I'm slightly nervous about getting the sucker on and off, but I'm going to practice non-stop after I get it.

Another addition to the team... Jessica.

Jess isn't racing, but I'll tell you more about her role later.

Happy training, everyone!

Wednesday, August 11, 2010

One day at a time

It's been a minute since I've posted, eh? There are a few culprits that have stood between me and this blog. First, I moved from my darling 3-bedroom house, which I shared with two roommates, to an even more darling 1-bedroom apartment, which is all mine. After many years of living alone, I thought last year that maybe some roommates would be good for me, but it turns out that I'm just not that kind of girl.

I like my alone time. A LOT. For me to be happy, I need a lot of quiet, and I need a lot of control. I like order, and to have the order you want, you have to control your environment. My old house was great, and my roommates were amazing women; but, my new apartment is PERFECT. I'm unpacking so slowly because I'm savoring the experience of putting every single one of my things into its own special place, from which it will only be moved by me. I spend hours just staring at a box--thinking, in perfect and complete silence, about where I want to put the items inside it. It's been amazing.

Also, I've been sad. I found out on August 3rd that I have a stress fracture in my left tibia, and I was so heartbroken. I cried. I tried to be strong. I cried again. I really wanted to hold it together, but every morning when I got out of bed and took my first steps, I remembered the pain that I had forgotten while I slept. That first experience of pain would send me right back into bed where I could pretend it wasn't happening.

The most depressing part about it? I'm smarter than this "wallow in self-misery" nonsense. I know that this isn't the end of my training. I know this means I have to work harder and be stronger than I was before. I know that if I stick to an aggressive cross-training schedule then I won't miss a beat, and I'll still be able to run my marathon in October. I know that this is a blessing in disguise because it gives me an opportunity to focus on my swimming and biking and thus be in better shape for the triathlons in my future.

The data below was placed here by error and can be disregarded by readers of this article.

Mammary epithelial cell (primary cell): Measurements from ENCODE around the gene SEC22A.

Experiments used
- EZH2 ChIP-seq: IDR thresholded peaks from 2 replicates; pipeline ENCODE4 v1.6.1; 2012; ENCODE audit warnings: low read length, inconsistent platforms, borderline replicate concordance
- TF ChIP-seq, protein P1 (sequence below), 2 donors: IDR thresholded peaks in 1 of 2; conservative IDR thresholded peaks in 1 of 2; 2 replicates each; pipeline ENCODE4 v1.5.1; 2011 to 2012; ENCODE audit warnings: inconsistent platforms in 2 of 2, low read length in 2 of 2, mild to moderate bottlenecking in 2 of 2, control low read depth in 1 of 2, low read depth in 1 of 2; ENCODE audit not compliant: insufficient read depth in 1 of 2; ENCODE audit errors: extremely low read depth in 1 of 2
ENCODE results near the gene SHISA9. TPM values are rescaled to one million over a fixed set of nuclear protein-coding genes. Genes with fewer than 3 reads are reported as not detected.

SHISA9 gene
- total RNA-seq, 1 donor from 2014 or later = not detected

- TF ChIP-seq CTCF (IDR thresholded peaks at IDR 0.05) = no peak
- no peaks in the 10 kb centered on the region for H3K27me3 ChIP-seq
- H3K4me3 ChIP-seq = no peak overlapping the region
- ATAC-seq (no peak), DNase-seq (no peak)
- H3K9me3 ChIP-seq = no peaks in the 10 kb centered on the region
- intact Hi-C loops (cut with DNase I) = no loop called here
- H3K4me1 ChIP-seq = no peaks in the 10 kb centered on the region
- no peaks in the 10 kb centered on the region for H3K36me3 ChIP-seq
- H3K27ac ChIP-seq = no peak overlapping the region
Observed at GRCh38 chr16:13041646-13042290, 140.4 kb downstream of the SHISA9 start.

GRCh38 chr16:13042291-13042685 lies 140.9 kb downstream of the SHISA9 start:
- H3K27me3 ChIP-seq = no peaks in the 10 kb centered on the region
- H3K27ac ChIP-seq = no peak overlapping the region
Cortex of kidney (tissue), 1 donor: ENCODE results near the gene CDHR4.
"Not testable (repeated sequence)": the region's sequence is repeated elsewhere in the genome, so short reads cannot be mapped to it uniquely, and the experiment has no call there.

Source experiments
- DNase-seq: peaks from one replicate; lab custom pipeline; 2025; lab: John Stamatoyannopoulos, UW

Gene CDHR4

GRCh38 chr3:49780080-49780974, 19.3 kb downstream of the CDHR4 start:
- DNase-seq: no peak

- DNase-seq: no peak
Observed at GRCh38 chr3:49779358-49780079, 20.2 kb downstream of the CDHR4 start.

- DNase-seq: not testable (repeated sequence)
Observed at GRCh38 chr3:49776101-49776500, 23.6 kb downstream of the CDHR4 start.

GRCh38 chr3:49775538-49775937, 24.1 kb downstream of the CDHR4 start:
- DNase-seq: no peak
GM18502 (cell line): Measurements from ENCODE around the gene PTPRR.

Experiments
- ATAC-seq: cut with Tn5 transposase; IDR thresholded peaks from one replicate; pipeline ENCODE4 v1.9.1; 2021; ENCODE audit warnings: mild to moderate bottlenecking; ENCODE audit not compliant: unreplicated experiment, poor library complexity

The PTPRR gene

It's just so hard to think positively when it hurts to walk, you know?

I'm going to get through this, though, and I'm going to get through it by focusing on what I can do now and what I will do in the future. Can's and will's, baby. Can's and will's.

I can do this. I can be strong. I can cross-train every day. I can focus on my swimming and biking. I will get stronger. I will be better. I will run my marathon in October.

I'm a girl who needs to have goals. More importantly, I'm a girl who needs to have detailed training plans, mapping out the best way to achieve those goals (please note my obsessive need for control, discussed in paragraph 2). I've spent the last few days formulating a cross-training plan that will not only keep me strong while I'm off my feet during the next 4-5 weeks, but will also prepare me for--drumroll please--Ironman 70.3 Augusta!

I know that I may not be able to do this. Stress fractures are finicky, and I know that I may not be able to run by the half-Ironman, which is September 26. However, I'm going to try my damndest. The biking is the only thing holding me back right now--56 miles is a lot for me--but this injury should give me a chance to get comfortable with that distance.

I've just got to take it all one day at a time.